1.1 Our Contribution

Algebraic attack on the secret-key and \({\mathbf {\chi {-}Based}}\) Public-Key Schemes. Despite the difference in nature between the \(\chi \)-based public-key scheme and the black-box scheme, we present a new algebraic key-recovery attack able to break both schemes at once. This attack does not rely on a decomposition technique. Instead, it may be regarded as exploiting the relatively low degree of the encryption function, coupled with the low diffusion of nonlinear layers. Furthermore, in the case of the public-key scheme, the attack applies regardless of the amount of perturbation. Thus, contrary to the attack of [GPT15], there is no hope of patching the scheme by increasing the number of perturbation polynomials. As for the secret-key scheme, our attack may be seen as a counterpart to the cryptanalysis of \(\mathsf {SASAS}\) in [BS01], and is structural in the same sense.

While the same attack applies to both schemes, their respective bottlenecks for the time complexity come from different stages of the attack. For the \(\chi \) scheme, the time complexity is dominated by the need to compute the kernel of a binary matrix of dimension \(2^{13}\), which can be evaluated to \(2^{39}\) basic linear operations3. As for the black-box scheme, the time complexity is dominated by the need to encrypt \(2^{63}\) chosen plaintexts, and the data complexity follows.

This attack actually only peels off the last linear layer of the scheme, reducing \(\mathsf {ASASA}\) to \(\mathsf {ASAS}\). In the case of the black-box scheme, the remaining layers can be recovered in negligible time using Biryukov and Shamir’s techniques [BS01]. In the case of the \(\chi \) scheme, removing the remaining layers poses non-trivial algorithmic challenges (such as how to efficiently recover quadratic polynomials \(A, B, C \in \mathbb {Z}_{2}[X_{1},\dots ,X_{n}]/\langle X_{i}^{2}-X_{i}\rangle \), given \(A+B\cdot C\)), and some of the algorithms we propose may be of independent interest. Nevertheless, in the end the remaining layers are peeled off and the secret key is recovered in time complexity negligible relative to the cost of removing the first layer.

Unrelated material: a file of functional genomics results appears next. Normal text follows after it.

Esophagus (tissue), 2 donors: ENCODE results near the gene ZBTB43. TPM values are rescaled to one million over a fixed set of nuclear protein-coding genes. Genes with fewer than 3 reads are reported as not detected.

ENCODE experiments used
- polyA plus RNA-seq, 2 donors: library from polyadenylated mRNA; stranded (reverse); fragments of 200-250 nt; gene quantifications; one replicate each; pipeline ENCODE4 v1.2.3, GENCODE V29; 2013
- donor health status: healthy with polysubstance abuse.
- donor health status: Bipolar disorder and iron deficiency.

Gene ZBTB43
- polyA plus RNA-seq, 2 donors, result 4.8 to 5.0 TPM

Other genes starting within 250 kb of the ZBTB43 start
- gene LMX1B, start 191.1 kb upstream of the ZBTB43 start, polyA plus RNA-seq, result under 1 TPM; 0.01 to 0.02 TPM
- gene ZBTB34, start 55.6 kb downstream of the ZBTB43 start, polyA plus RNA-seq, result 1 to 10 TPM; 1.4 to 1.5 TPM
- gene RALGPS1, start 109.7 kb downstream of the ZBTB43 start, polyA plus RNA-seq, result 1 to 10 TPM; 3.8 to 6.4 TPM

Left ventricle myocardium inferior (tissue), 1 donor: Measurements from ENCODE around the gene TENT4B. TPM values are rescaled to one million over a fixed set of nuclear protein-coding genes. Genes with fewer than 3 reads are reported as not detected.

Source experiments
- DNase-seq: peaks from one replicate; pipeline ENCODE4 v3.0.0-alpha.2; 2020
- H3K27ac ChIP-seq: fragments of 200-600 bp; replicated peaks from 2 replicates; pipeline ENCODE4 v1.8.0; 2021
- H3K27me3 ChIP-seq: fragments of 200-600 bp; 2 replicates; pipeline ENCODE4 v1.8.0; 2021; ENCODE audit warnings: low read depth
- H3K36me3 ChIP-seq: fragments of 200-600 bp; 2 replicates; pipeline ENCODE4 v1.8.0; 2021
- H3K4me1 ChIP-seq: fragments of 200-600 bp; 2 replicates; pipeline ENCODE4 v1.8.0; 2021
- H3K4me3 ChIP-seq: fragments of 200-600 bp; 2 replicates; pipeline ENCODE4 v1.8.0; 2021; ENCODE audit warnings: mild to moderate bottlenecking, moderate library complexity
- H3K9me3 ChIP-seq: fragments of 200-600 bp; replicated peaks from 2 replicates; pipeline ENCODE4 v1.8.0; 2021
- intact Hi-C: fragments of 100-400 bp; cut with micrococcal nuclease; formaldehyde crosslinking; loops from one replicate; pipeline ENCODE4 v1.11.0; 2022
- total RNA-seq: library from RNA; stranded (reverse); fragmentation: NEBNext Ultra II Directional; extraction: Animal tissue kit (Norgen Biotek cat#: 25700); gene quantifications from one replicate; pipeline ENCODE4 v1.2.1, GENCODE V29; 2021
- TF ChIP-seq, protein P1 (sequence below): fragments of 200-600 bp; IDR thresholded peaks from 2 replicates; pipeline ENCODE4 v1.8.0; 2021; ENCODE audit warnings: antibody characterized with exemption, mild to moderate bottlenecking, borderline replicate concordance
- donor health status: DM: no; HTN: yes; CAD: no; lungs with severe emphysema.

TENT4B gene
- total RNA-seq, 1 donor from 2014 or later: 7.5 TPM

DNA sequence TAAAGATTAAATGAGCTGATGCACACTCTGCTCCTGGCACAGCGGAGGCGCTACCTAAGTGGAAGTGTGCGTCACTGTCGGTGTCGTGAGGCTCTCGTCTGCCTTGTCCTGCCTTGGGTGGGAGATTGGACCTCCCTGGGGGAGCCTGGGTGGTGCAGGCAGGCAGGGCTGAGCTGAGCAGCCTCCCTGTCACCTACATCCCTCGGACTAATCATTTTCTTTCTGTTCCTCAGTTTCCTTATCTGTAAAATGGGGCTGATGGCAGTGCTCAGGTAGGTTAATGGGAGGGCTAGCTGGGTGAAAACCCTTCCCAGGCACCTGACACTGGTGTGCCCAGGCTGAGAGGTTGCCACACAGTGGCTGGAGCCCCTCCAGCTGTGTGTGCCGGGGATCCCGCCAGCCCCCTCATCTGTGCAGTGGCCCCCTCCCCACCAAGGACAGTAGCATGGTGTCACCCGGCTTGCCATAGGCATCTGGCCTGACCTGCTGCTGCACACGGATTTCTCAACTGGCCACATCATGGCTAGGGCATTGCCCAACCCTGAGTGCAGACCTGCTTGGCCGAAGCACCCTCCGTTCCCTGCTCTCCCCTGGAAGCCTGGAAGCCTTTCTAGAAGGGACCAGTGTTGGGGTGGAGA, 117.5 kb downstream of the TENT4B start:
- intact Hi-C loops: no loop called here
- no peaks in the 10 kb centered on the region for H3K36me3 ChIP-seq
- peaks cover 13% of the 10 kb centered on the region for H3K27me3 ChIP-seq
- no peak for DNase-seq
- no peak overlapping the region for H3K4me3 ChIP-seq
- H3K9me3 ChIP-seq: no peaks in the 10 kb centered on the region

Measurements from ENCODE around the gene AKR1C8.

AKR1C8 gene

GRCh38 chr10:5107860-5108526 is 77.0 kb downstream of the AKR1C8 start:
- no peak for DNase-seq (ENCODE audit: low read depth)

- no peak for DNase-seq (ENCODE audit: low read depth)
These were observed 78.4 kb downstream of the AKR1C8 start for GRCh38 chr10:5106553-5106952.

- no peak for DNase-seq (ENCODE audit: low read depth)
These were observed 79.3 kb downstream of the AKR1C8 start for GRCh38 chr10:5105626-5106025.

\({{\mathbf {\mathsf{{LPN}}}}}\) -Based Attack on the \(\chi \) scheme. As a second contribution, we present an entirely different attack, dedicated to the \(\chi \) public-key scheme. This attack exploits the fact that each bit at the output of \(\chi \) is “almost linear” in the input: indeed the nonlinear component of each bit is a single product, which is equal to zero with probability 3/4 over all inputs. Based on this property, we are able to heuristically reduce the problem of breaking the scheme to an \(\mathsf {LPN}\)-like instance with easy-to-solve parameters. By \(\mathsf {LPN}\)-like instance, we mean an instance of a problem very close to the Learning Parity with Noise problem (\(\mathsf {LPN}\)), on which typical \(\mathsf {LPN}\)-solving algorithms such as the Blum-Kalai-Wasserman algorithm (\(\mathsf {BKW}\)) [BKW03] are expected to immediately apply. The time complexity of this approach is higher than the previous one, and can be evaluated at \(2^{56}\) basic operations. However it showcases a different weakness of the \(\chi \) scheme, providing a different insight into the security of \(\mathsf {ASASA}\) constructions. In this regard, it is noteworthy that the security of another recent multivariate scheme, presented by Huang et al. at PKC’12 [HLY12], was also reduced to an easy instance of \(\mathsf {LWE}\) [Reg05], which is an extension of \(\mathsf {LPN}\), in [AFF+14]4.

Heuristic Attack on the White-Box Scheme. Finally as a side result, we describe a key-recovery attack on white-box \(\mathsf {ASASA}\). The attack technique is unrelated to the previous ones, and its motivation relies on heuristics rather than a theoretical model. On the other hand it is very effective on the smallest white-box instances of [BBK14] (with a security level of 64 bits), which we break under a minute on a laptop computer. Thus it seems that the security level offered by small-block \(\mathsf {ASASA}\) is much lower than anticipated.